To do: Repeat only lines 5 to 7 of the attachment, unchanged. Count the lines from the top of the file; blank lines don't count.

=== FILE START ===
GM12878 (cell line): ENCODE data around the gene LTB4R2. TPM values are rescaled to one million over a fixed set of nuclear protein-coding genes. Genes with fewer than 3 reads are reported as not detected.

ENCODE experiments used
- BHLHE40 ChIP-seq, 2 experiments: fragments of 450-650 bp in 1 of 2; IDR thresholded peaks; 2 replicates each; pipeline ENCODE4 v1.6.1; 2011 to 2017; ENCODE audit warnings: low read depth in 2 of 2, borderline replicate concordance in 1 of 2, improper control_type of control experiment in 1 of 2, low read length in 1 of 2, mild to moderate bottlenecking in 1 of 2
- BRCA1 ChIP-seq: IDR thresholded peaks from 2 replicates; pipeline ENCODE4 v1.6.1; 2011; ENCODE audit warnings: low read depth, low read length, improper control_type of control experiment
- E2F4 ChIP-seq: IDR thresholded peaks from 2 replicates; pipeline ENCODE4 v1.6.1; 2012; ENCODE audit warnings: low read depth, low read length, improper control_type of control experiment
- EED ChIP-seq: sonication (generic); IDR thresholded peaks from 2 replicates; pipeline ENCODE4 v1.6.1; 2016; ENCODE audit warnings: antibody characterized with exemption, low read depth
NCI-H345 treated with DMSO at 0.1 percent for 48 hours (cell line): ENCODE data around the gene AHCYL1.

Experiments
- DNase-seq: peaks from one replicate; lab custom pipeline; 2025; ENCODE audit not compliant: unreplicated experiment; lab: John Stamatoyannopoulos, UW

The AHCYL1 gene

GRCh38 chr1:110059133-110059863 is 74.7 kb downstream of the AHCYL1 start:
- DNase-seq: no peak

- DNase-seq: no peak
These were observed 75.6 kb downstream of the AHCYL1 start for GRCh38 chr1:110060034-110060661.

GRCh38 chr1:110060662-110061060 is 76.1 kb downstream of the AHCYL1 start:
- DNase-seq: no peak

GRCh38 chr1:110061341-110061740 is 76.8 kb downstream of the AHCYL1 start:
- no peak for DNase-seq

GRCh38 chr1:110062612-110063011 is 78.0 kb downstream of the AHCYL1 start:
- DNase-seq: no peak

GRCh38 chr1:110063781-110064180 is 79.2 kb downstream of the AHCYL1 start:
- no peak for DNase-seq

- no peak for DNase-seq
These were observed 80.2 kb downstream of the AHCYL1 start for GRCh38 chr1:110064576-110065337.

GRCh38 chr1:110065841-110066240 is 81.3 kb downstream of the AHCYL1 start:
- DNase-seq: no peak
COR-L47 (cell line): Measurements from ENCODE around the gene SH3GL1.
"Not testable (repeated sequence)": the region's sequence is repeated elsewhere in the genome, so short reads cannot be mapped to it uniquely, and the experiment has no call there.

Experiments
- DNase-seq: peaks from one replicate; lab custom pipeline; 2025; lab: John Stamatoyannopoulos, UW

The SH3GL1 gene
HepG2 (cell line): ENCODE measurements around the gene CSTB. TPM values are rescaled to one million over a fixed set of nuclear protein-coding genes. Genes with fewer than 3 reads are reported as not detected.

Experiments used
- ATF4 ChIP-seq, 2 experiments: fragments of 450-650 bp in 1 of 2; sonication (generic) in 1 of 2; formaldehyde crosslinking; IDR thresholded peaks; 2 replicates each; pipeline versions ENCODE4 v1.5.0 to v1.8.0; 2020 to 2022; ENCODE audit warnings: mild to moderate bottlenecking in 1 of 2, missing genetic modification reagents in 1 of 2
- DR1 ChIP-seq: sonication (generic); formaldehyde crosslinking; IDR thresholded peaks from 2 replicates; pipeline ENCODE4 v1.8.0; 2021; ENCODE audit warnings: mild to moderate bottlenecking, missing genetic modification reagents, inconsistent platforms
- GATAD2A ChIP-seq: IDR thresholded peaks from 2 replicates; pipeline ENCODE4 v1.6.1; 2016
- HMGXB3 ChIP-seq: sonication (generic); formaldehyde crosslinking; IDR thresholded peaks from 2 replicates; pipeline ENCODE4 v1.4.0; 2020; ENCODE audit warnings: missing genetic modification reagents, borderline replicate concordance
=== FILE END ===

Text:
- E2F4 ChIP-seq: IDR thresholded peaks from 2 replicates; pipeline ENCODE4 v1.6.1; 2012; ENCODE audit warnings: low read depth, low read length, improper control_type of control experiment
- EED ChIP-seq: sonication (generic); IDR thresholded peaks from 2 replicates; pipeline ENCODE4 v1.6.1; 2016; ENCODE audit warnings: antibody characterized with exemption, low read depth
NCI-H345 treated with DMSO at 0.1 percent for 48 hours (cell line): ENCODE data around the gene AHCYL1.